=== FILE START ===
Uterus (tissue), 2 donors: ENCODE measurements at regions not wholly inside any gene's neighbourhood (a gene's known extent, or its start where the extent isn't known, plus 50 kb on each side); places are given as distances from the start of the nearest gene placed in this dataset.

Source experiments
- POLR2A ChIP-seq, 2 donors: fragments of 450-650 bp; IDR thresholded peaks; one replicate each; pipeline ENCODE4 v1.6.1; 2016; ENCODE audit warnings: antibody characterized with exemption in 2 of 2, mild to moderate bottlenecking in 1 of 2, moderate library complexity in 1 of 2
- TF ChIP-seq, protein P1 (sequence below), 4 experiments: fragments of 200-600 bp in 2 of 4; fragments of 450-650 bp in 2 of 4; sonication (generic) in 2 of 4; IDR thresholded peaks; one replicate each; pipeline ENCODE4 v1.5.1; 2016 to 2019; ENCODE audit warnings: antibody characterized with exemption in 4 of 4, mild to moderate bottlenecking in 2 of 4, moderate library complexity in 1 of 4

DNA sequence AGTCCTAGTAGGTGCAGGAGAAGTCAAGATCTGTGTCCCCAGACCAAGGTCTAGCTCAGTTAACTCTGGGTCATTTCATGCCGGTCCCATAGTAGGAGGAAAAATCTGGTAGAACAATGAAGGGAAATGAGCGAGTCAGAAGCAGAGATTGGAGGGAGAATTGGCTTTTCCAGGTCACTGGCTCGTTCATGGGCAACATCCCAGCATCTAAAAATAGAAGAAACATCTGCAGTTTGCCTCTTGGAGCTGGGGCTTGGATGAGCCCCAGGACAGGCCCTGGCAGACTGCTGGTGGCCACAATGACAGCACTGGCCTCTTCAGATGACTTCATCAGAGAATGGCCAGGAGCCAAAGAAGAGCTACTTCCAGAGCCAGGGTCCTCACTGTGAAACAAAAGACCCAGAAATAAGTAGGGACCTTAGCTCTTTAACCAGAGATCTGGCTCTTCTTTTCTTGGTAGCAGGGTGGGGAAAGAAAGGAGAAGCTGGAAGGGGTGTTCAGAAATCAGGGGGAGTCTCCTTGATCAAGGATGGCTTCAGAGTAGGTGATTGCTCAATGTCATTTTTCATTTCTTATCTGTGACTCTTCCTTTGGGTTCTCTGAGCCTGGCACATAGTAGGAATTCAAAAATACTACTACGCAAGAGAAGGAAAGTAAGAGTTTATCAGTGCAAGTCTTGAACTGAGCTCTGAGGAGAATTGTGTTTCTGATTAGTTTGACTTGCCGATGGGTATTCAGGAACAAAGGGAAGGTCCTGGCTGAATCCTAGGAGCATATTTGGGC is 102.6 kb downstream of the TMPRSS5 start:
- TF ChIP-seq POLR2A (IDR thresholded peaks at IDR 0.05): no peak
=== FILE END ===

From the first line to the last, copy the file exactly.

Uterus (tissue), 2 donors: ENCODE measurements at regions not wholly inside any gene's neighbourhood (a gene's known extent, or its start where the extent isn't known, plus 50 kb on each side); places are given as distances from the start of the nearest gene placed in this dataset.

Source experiments
- POLR2A ChIP-seq, 2 donors: fragments of 450-650 bp; IDR thresholded peaks; one replicate each; pipeline ENCODE4 v1.6.1; 2016; ENCODE audit warnings: antibody characterized with exemption in 2 of 2, mild to moderate bottlenecking in 1 of 2, moderate library complexity in 1 of 2
- TF ChIP-seq, protein P1 (sequence below), 4 experiments: fragments of 200-600 bp in 2 of 4; fragments of 450-650 bp in 2 of 4; sonication (generic) in 2 of 4; IDR thresholded peaks; one replicate each; pipeline ENCODE4 v1.5.1; 2016 to 2019; ENCODE audit warnings: antibody characterized with exemption in 4 of 4, mild to moderate bottlenecking in 2 of 4, moderate library complexity in 1 of 4

DNA sequence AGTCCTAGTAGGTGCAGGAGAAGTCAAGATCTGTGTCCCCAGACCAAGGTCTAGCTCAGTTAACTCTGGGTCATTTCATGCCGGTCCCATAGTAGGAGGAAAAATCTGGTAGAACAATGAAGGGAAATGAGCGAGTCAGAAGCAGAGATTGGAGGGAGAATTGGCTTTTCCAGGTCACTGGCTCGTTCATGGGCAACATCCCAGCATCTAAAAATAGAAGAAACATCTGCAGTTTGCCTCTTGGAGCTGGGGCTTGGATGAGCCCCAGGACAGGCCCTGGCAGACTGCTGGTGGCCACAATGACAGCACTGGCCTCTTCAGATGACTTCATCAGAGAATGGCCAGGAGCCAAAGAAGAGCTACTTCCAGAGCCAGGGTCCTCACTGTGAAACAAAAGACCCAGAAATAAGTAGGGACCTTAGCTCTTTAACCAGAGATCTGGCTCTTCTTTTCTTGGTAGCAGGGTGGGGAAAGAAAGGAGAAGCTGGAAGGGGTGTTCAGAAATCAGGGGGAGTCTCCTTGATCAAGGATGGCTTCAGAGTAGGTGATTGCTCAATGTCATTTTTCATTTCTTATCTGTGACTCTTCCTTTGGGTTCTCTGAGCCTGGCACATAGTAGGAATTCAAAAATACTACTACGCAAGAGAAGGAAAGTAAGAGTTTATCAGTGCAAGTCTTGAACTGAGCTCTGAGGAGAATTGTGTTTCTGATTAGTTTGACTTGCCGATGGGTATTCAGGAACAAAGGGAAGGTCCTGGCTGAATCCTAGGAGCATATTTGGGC is 102.6 kb downstream of the TMPRSS5 start:
- TF ChIP-seq POLR2A (IDR thresholded peaks at IDR 0.05): no peak